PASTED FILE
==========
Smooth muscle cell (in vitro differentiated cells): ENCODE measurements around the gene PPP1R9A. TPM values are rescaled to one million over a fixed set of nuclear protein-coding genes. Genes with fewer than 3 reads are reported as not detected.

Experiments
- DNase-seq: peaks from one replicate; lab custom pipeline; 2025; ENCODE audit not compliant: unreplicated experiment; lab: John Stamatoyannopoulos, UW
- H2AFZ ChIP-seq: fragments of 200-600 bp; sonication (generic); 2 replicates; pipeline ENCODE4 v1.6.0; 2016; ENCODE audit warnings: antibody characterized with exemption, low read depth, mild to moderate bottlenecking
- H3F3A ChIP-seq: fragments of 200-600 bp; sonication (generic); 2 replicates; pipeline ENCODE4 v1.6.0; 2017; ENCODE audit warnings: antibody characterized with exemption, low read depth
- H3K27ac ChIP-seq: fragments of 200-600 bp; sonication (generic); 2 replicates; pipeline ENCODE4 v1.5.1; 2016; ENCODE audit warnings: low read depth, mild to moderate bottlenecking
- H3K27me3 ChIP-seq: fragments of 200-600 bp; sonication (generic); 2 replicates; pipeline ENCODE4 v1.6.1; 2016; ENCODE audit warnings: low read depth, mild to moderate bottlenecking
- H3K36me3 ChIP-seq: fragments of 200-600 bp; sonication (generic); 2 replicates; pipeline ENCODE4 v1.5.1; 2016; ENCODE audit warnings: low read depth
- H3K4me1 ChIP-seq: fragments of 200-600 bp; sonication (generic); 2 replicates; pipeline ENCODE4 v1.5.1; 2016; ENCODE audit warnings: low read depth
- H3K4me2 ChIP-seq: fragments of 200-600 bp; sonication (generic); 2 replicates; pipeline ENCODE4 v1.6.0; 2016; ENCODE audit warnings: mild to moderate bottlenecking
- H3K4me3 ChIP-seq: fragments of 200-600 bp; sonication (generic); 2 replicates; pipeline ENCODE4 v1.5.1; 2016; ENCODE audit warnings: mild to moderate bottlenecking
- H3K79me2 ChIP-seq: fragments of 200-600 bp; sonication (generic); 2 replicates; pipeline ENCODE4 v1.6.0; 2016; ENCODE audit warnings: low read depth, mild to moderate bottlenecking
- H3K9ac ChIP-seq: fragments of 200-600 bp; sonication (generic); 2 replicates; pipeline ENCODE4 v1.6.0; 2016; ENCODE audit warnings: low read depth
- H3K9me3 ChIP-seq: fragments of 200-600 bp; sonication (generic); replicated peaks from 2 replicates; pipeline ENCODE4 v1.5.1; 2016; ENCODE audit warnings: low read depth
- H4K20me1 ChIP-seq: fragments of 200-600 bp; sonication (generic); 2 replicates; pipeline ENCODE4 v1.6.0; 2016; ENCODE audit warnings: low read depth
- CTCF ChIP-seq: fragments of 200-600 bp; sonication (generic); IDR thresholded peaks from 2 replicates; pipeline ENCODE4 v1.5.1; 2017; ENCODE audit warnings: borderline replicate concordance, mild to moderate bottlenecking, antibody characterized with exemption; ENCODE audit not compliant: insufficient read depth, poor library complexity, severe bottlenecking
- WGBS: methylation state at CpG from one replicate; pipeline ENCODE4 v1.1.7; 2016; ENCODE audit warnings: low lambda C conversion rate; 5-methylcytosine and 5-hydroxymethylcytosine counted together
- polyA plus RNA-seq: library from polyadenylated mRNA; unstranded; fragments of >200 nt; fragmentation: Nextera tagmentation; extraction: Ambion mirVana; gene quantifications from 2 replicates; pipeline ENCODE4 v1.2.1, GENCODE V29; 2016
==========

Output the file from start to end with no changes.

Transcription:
Smooth muscle cell (in vitro differentiated cells): ENCODE measurements around the gene PPP1R9A. TPM values are rescaled to one million over a fixed set of nuclear protein-coding genes. Genes with fewer than 3 reads are reported as not detected.

Experiments
- DNase-seq: peaks from one replicate; lab custom pipeline; 2025; ENCODE audit not compliant: unreplicated experiment; lab: John Stamatoyannopoulos, UW
- H2AFZ ChIP-seq: fragments of 200-600 bp; sonication (generic); 2 replicates; pipeline ENCODE4 v1.6.0; 2016; ENCODE audit warnings: antibody characterized with exemption, low read depth, mild to moderate bottlenecking
- H3F3A ChIP-seq: fragments of 200-600 bp; sonication (generic); 2 replicates; pipeline ENCODE4 v1.6.0; 2017; ENCODE audit warnings: antibody characterized with exemption, low read depth
- H3K27ac ChIP-seq: fragments of 200-600 bp; sonication (generic); 2 replicates; pipeline ENCODE4 v1.5.1; 2016; ENCODE audit warnings: low read depth, mild to moderate bottlenecking
- H3K27me3 ChIP-seq: fragments of 200-600 bp; sonication (generic); 2 replicates; pipeline ENCODE4 v1.6.1; 2016; ENCODE audit warnings: low read depth, mild to moderate bottlenecking
- H3K36me3 ChIP-seq: fragments of 200-600 bp; sonication (generic); 2 replicates; pipeline ENCODE4 v1.5.1; 2016; ENCODE audit warnings: low read depth
- H3K4me1 ChIP-seq: fragments of 200-600 bp; sonication (generic); 2 replicates; pipeline ENCODE4 v1.5.1; 2016; ENCODE audit warnings: low read depth
- H3K4me2 ChIP-seq: fragments of 200-600 bp; sonication (generic); 2 replicates; pipeline ENCODE4 v1.6.0; 2016; ENCODE audit warnings: mild to moderate bottlenecking
- H3K4me3 ChIP-seq: fragments of 200-600 bp; sonication (generic); 2 replicates; pipeline ENCODE4 v1.5.1; 2016; ENCODE audit warnings: mild to moderate bottlenecking
- H3K79me2 ChIP-seq: fragments of 200-600 bp; sonication (generic); 2 replicates; pipeline ENCODE4 v1.6.0; 2016; ENCODE audit warnings: low read depth, mild to moderate bottlenecking
- H3K9ac ChIP-seq: fragments of 200-600 bp; sonication (generic); 2 replicates; pipeline ENCODE4 v1.6.0; 2016; ENCODE audit warnings: low read depth
- H3K9me3 ChIP-seq: fragments of 200-600 bp; sonication (generic); replicated peaks from 2 replicates; pipeline ENCODE4 v1.5.1; 2016; ENCODE audit warnings: low read depth
- H4K20me1 ChIP-seq: fragments of 200-600 bp; sonication (generic); 2 replicates; pipeline ENCODE4 v1.6.0; 2016; ENCODE audit warnings: low read depth
- CTCF ChIP-seq: fragments of 200-600 bp; sonication (generic); IDR thresholded peaks from 2 replicates; pipeline ENCODE4 v1.5.1; 2017; ENCODE audit warnings: borderline replicate concordance, mild to moderate bottlenecking, antibody characterized with exemption; ENCODE audit not compliant: insufficient read depth, poor library complexity, severe bottlenecking
- WGBS: methylation state at CpG from one replicate; pipeline ENCODE4 v1.1.7; 2016; ENCODE audit warnings: low lambda C conversion rate; 5-methylcytosine and 5-hydroxymethylcytosine counted together
- polyA plus RNA-seq: library from polyadenylated mRNA; unstranded; fragments of >200 nt; fragmentation: Nextera tagmentation; extraction: Ambion mirVana; gene quantifications from 2 replicates; pipeline ENCODE4 v1.2.1, GENCODE V29; 2016